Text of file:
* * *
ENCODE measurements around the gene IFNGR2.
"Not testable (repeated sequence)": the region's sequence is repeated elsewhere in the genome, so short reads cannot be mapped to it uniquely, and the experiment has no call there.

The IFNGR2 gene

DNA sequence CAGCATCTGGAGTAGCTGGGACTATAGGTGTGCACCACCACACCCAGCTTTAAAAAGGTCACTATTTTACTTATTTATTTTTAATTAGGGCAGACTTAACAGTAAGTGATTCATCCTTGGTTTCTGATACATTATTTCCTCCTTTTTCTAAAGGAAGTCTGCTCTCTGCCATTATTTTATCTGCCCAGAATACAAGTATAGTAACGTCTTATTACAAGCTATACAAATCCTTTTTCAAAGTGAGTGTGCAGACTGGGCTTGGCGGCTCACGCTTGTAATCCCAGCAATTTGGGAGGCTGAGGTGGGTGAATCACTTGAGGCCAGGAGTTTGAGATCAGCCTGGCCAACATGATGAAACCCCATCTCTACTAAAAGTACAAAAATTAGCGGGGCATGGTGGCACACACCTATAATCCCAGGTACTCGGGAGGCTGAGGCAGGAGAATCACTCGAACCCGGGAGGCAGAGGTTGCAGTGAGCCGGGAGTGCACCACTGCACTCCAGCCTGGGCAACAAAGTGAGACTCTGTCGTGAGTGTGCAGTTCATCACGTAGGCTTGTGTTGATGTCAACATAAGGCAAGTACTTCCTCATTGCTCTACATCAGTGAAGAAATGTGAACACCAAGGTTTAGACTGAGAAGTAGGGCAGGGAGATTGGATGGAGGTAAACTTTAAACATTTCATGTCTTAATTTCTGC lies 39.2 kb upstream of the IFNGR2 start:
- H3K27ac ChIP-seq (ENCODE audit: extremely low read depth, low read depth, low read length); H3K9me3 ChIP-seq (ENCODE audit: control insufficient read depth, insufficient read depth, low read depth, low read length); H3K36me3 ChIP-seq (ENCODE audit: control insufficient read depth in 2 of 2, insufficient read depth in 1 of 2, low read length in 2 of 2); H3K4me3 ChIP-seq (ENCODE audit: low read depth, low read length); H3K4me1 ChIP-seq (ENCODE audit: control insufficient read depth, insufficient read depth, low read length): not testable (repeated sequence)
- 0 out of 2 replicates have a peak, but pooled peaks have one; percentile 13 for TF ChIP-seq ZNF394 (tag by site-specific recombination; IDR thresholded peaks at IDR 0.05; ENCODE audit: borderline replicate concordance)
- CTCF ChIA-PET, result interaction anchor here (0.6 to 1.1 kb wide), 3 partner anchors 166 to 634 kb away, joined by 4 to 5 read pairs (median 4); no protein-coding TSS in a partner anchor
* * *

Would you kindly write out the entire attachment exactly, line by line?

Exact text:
ENCODE measurements around the gene IFNGR2.
"Not testable (repeated sequence)": the region's sequence is repeated elsewhere in the genome, so short reads cannot be mapped to it uniquely, and the experiment has no call there.

The IFNGR2 gene

DNA sequence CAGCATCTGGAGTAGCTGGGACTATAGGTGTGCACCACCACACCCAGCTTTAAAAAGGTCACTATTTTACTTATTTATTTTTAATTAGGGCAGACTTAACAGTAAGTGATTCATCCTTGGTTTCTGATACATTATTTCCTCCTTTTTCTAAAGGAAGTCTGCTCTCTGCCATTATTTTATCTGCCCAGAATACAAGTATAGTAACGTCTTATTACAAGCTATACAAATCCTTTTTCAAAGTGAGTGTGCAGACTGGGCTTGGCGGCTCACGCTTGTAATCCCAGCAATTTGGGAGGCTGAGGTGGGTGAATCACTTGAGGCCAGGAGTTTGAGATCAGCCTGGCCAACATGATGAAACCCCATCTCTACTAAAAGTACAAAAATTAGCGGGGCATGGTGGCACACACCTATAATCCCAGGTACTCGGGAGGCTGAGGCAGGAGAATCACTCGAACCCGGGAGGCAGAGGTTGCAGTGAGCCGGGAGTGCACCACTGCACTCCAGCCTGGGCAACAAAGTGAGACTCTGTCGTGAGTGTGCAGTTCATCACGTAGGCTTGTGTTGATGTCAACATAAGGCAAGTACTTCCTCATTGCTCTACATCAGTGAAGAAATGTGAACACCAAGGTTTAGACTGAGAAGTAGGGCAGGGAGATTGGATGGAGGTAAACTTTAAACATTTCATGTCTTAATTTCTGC lies 39.2 kb upstream of the IFNGR2 start:
- H3K27ac ChIP-seq (ENCODE audit: extremely low read depth, low read depth, low read length); H3K9me3 ChIP-seq (ENCODE audit: control insufficient read depth, insufficient read depth, low read depth, low read length); H3K36me3 ChIP-seq (ENCODE audit: control insufficient read depth in 2 of 2, insufficient read depth in 1 of 2, low read length in 2 of 2); H3K4me3 ChIP-seq (ENCODE audit: low read depth, low read length); H3K4me1 ChIP-seq (ENCODE audit: control insufficient read depth, insufficient read depth, low read length): not testable (repeated sequence)
- 0 out of 2 replicates have a peak, but pooled peaks have one; percentile 13 for TF ChIP-seq ZNF394 (tag by site-specific recombination; IDR thresholded peaks at IDR 0.05; ENCODE audit: borderline replicate concordance)
- CTCF ChIA-PET, result interaction anchor here (0.6 to 1.1 kb wide), 3 partner anchors 166 to 634 kb away, joined by 4 to 5 read pairs (median 4); no protein-coding TSS in a partner anchor